‘Fragmentation Feeds The Need For Automation’, that was pretty much the message here. The mobilisation of consumers, cross-device targeting, wearable tech, these are all key trends at Ad Week Europe currently being hosted in London.
Here the ad tech sector is pitching itself as the only viable means of taking advantage of both the pace of change and scale of opportunity.
As mentioned in the previous Ad Week Europe post, the programmatic sector is using the four-day event to sell itself to other branches of the industry on a scale as never before.
To put things into perspective, Matt Scheckner, the (clearly American) executive director of Advertising Week Europe, even declared: “Programmatic is the prettiest girl at this year’s ball”, when describing levels of interest in the sector. Take out of that what you will.
AppNexus, MediaMath and TubeMogul have thus far taken to the Ad Week Europe stage in a bid to firstly tame the wider advertising industry’s fear of ad tech. And then secondly, pitch their wares as driving ROI for brands and organisations as a whole. Not just more ad tech that can engineer more problems.
AppNexus followed up on its earlier research announcement, sponsoring a panel session themed on programmatic and mobile. But if this blog is to be frankly honest, it descended into a generic debate around mobile in general, with little emphasis on programmatic.
It was panellist Stephen Jenkins, Millennial media, VP of marketing, EMEA, that made the most succinct of observations on how mobile media’s emergence is requiring a shift in how advertisers formulate their attribution strategies. An issue raised here just last week.
“Attribution is a challenge, but what mobile does offer is the link of physical and digital, as it’s in someone’s pocket all day long. From there we can start to trace back [as to which media placements are driving value both on and offline],” he said.
Meanwhile, Erich Wasserman, Mediamath, chief revenue officer (pictured), took to the stage yesterday delivering a presentation entitled: “Gaining clarity in a fragmented landscape”.
Here the message was how fragmentation of the media landscape was creating countless more media opportunities – 3.5 trillion a month according to Wasserman’s presentation – with digital accounting for 57% of them.
This assessment stands up to scrutiny when you consider that wearable tech (check here for mobile agency Somo’s April Fool’s on wearables) and cross-device targeting were two of the other key themes at the conference.
Wasserman raised these themes and identified the burgeoning wealth of media opportunities that will come and this now demands brands to adopt an automated approach to their media strategies.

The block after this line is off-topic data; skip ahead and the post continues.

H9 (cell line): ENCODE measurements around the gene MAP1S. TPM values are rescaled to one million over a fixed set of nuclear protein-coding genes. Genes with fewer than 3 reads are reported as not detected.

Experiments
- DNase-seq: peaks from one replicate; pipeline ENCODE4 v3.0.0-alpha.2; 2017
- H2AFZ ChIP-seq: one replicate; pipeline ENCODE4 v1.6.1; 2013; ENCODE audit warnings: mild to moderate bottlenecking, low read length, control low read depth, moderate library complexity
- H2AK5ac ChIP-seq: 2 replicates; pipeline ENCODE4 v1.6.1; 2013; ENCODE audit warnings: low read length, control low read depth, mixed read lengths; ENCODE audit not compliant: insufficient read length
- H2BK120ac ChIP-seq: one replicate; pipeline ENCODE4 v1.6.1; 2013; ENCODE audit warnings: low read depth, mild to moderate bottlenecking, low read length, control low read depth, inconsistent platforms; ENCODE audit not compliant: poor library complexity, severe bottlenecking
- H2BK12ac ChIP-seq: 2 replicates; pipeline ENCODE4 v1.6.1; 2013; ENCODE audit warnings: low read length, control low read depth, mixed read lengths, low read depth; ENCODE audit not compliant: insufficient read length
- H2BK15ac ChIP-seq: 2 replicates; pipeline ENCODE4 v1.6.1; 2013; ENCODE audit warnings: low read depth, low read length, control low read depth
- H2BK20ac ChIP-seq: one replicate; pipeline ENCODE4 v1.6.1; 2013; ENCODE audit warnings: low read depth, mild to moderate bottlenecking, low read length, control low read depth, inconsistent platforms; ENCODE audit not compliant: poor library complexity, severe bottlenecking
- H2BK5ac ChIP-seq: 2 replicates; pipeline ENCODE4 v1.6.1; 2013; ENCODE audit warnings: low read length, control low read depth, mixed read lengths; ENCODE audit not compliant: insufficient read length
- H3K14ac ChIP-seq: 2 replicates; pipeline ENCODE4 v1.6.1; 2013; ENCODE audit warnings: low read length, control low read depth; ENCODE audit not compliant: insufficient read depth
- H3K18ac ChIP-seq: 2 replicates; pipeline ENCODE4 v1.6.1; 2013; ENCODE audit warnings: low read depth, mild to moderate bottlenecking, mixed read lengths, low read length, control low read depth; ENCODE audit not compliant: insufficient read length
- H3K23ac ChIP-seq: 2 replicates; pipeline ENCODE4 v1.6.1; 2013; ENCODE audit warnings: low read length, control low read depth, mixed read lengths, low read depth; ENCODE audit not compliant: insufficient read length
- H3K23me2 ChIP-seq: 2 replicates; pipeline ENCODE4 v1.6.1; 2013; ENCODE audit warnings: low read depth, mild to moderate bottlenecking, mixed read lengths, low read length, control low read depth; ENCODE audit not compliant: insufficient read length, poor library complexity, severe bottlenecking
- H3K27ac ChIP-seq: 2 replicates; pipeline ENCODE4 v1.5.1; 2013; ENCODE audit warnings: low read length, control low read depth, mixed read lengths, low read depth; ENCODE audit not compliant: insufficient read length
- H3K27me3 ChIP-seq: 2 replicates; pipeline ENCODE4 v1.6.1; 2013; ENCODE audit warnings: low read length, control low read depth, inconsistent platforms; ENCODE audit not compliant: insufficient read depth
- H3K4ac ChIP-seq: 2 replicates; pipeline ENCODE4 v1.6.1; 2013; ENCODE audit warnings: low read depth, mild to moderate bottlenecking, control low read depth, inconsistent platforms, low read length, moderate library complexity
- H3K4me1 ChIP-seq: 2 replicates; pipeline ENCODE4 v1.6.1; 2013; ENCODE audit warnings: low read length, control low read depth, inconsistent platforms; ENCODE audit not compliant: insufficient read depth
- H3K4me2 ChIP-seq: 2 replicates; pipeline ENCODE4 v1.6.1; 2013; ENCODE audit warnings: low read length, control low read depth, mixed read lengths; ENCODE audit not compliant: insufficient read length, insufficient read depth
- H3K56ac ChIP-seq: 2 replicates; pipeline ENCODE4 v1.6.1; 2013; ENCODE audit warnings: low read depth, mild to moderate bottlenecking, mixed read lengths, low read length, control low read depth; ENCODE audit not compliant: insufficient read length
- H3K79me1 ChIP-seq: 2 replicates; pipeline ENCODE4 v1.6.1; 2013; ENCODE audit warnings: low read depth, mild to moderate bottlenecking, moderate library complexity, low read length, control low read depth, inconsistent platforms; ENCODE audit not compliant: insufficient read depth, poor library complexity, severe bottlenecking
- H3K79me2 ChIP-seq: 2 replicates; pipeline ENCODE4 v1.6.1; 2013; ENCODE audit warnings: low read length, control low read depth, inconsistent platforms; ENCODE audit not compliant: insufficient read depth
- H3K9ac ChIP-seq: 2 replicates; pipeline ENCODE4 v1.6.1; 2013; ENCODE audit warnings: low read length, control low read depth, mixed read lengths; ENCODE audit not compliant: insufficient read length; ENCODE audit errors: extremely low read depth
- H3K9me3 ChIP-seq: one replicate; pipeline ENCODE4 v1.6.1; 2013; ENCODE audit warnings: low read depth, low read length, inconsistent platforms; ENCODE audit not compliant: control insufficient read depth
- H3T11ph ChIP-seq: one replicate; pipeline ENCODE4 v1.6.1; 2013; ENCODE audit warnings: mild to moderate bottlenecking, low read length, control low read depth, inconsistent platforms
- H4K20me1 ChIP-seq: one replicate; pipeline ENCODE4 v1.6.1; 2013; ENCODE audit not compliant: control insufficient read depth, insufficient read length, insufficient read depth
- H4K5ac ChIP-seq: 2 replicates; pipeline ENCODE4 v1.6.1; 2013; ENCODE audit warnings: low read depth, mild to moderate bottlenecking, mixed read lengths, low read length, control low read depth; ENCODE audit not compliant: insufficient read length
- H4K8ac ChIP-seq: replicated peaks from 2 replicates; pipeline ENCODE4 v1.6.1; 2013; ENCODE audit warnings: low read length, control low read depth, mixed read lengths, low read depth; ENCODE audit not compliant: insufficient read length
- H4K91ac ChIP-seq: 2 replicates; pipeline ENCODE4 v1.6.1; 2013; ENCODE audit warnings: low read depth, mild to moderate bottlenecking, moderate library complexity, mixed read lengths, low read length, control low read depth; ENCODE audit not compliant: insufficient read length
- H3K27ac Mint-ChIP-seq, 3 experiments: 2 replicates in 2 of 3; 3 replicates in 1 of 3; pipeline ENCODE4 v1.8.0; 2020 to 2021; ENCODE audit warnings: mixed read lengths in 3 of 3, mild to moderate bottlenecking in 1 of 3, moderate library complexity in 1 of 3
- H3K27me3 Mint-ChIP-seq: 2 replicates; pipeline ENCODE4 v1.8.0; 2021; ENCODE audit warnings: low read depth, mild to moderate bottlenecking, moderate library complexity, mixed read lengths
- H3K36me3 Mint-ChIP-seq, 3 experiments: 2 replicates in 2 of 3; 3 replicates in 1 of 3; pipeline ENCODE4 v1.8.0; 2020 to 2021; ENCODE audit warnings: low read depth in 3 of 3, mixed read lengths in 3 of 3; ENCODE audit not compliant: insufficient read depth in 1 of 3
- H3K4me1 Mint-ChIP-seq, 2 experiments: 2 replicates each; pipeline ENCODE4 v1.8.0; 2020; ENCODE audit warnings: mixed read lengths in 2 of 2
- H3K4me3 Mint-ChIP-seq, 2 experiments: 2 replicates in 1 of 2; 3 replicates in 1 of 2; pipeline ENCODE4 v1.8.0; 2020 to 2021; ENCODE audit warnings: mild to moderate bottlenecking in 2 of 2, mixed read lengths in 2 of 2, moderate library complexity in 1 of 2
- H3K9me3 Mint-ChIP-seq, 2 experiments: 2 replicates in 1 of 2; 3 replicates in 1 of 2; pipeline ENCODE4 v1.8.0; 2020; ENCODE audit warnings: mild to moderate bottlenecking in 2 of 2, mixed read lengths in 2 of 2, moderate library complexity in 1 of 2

“It presents a large challenge, and at the same time it’s difficult to gain access to audiences… we just can’t do this by hand any more,” he told attendees.
“The challenges is faced by many of the strongest organisations in the world. And they’re all using automation to increase their access to consumers, and automation brings what otherwise would be an impossible manual task.
“This way the practice of marketing can evolve to focusing on strategy to achieve maximum ROI.”
Sticking with AppNexus’ message of ad tech providing value, as opposed to adding layers of needless complication, TubeMogul hosted an event on viewable ads. The term “viewability” has now entered the Ad Week Europe lexicon.
Here TubeMogul’s UK managing director, Nick Reid told a packed room (most claimed they weren’t in ad tech) the industry-wide initiative to provide a common technology standard, that will subsequently establish a common metric for what is and isn’t a viewable video ad via Open Video Viewability.
As mentioned earlier, interest in the sector was palpable by the (needless) queuing outside the programmatic sessions down at BAFTA. But debate during said sessions was surface level at best.
Discussions brushed around the surface areas of how ‘the industry needs to better articulate itself’, ‘what are the implications for the agency model’, and the near obligatory ‘WTF is RTB?!’
So while widespread interest in programmatic among advertisers is clear, there was little genuine widespread understanding of the sector in evidence.
To use Scheckner’s analogy of comparing the conference to a “ball”, ExchangeWire would describe the programmatic sector as more of a debutant, with execs from the likes of Rubicon Project and Vivaki, proving the same draw as other more glamorous attractions at the conference like Idris Elba, James Corden and Steve Coogan.